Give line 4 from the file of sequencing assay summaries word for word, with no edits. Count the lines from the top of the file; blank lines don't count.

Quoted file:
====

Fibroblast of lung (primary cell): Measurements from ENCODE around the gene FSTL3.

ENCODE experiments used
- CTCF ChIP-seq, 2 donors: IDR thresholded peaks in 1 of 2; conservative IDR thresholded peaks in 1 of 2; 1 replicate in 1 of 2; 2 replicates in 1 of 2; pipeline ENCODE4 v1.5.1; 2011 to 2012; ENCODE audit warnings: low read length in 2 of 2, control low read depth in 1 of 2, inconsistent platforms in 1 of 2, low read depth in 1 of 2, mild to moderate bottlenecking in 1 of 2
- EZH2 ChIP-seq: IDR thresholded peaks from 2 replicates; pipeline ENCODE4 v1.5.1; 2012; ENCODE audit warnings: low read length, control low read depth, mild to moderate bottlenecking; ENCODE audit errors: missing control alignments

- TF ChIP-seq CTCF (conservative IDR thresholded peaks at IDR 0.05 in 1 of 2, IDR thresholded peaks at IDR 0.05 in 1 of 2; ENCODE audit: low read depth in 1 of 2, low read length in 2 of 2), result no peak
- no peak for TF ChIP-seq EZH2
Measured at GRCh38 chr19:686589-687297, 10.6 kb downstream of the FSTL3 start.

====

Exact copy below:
- EZH2 ChIP-seq: IDR thresholded peaks from 2 replicates; pipeline ENCODE4 v1.5.1; 2012; ENCODE audit warnings: low read length, control low read depth, mild to moderate bottlenecking; ENCODE audit errors: missing control alignments